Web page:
What were the two purposes that Jesus intended for the twelve people He selected to be apostles? Mark 3:13-19. What larger purpose, though, was intended? See Matt. 10:5-15, Mark 16:15.   

The word apostle literally means "one who is sent." The Twelve whom Jesus called would be sent out to preach and to drive out demons. That is, they would be an extension of His ministry while He was still on earth, and after He returned to the Father they would carry on His work. But before being sent, they were to be "with Him"—observing His methods and becoming like Him in character.

As we look at the Twelve, we see a mix of backgrounds, personalities, strengths, and weaknesses. Several were fishermen, one a tax-collector, another a member of the zealots, a strongly nationalistic faction that at times resorted to violence. Simon Peter, bold and impetuous, had much to learn. James and John were fiery tempered. And then there was Judas Iscariot, who would betray Jesus.

There were so many other people in Israel—learned, eloquent, erudite, rich—who could have, it would seem, made a much better nucleus for this new movement. And yet, Jesus chose this bunch? What lessons are here for us about (1) judging the outward character of others, (2) judging another person's spiritual potential, (3) judging what characteristics we deem important in people engaged in ministry?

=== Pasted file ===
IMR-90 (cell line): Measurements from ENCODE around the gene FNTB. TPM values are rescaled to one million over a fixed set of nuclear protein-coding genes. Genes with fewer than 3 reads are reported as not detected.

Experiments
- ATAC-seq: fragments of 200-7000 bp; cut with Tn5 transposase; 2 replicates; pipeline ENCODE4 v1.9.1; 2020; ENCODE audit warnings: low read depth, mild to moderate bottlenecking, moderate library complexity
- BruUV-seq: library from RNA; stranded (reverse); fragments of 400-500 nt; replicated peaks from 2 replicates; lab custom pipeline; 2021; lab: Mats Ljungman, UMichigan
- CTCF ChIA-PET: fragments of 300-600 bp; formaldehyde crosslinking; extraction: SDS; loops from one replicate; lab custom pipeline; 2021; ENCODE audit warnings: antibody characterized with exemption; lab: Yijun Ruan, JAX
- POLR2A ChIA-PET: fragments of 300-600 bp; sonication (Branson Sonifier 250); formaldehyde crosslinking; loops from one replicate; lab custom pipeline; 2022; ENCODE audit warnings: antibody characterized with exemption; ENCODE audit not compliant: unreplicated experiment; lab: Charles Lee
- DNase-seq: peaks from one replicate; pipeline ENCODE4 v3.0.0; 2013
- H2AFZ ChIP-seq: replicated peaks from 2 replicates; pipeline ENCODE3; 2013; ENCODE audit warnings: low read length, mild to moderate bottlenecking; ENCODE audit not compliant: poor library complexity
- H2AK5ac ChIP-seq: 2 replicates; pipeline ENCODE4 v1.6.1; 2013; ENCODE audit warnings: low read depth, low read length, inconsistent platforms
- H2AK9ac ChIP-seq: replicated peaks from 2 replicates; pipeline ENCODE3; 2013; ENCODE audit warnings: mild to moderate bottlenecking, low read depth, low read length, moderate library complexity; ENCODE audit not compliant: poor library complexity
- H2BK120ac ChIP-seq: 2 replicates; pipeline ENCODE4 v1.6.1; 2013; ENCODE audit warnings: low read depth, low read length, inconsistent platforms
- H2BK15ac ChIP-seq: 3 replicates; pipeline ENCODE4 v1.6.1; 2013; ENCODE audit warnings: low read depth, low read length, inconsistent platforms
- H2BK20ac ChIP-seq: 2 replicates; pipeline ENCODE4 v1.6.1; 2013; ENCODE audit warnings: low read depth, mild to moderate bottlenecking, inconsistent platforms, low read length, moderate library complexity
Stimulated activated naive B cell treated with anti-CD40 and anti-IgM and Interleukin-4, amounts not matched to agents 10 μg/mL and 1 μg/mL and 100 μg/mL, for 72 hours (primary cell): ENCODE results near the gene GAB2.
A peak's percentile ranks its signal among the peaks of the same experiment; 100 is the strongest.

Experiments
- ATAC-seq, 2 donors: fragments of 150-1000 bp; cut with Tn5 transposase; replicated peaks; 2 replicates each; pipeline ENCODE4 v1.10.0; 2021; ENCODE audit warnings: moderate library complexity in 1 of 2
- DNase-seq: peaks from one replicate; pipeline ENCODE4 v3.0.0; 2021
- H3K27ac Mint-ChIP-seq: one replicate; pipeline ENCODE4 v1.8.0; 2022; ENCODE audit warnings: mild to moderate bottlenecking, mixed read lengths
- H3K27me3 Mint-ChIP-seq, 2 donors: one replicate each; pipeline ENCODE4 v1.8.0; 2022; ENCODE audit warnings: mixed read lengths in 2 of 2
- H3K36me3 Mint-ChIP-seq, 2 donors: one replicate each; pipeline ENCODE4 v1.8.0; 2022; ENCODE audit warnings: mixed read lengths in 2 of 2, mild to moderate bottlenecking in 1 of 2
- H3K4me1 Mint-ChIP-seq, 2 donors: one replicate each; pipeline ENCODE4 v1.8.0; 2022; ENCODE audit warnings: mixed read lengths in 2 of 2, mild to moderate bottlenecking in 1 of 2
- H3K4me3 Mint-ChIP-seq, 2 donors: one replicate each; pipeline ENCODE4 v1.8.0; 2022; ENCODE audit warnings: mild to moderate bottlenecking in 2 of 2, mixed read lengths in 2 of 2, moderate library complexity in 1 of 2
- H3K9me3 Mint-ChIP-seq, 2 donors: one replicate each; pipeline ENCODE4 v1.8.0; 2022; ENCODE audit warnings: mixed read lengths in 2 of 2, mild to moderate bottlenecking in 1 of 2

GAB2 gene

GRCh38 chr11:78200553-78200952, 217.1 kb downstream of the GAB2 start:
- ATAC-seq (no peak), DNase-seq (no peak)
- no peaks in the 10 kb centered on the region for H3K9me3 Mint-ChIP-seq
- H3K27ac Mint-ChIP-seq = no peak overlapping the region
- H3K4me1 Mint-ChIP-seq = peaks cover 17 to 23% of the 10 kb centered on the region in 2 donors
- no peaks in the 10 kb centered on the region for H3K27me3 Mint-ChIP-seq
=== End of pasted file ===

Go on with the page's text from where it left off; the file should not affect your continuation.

April 13

Jesus and Beelzebub  (Mark 3:22-30).

The miracles of Jesus were too many and too amazing to deny. A power more than human was at work in Him, but the spies who dogged His footsteps seeking to find grounds to accuse Him refused to admit the obvious—that He was the Son of God. Instead, they tried to argue that Jesus was in league with Beelzebub, the devil.

How did Jesus answer the claim of the critics that He was in league with the devil? Mark 3:22-27.  

By a simple but effective reply Jesus demolished the accusation of the teachers of the law. Jesus' work tore down the kingdom of Satan:  He cast out demons, healed the sick, and set men and women free from the chains of sin and bad habits by which they were bound. This was just the opposite of the manner in which Satan works. If Jesus were in league with the devil, He would do the works of Satan and build up Satan's kingdom, not destroy it.

Why did Jesus, after His specific response to the charges, say what He did about "the unpardonable sin"? What was in their words and attitudes toward Him that would have elicited this strong warning? How were they, by their attitude, doing just what he warned about?  

"The Pharisees to whom Jesus spoke this warning did not themselves believe the charge they brought against Him. There was not one of those dignitaries but had felt drawn toward the Saviour. They had heard the Spirit's voice in their own hearts declaring Him to be the Anointed of Israel, and urging them to confess themselves to His disciples. In the light of His presence they had realized their unholiness, and had longed for a righteousness which they could not create. But after their rejection of Him it would be too humiliating to receive Him as the Messiah. Having set their feet in the path of unbelief, they were too proud to confess their error."—Ellen G. White, The Desire of Ages, p. 322.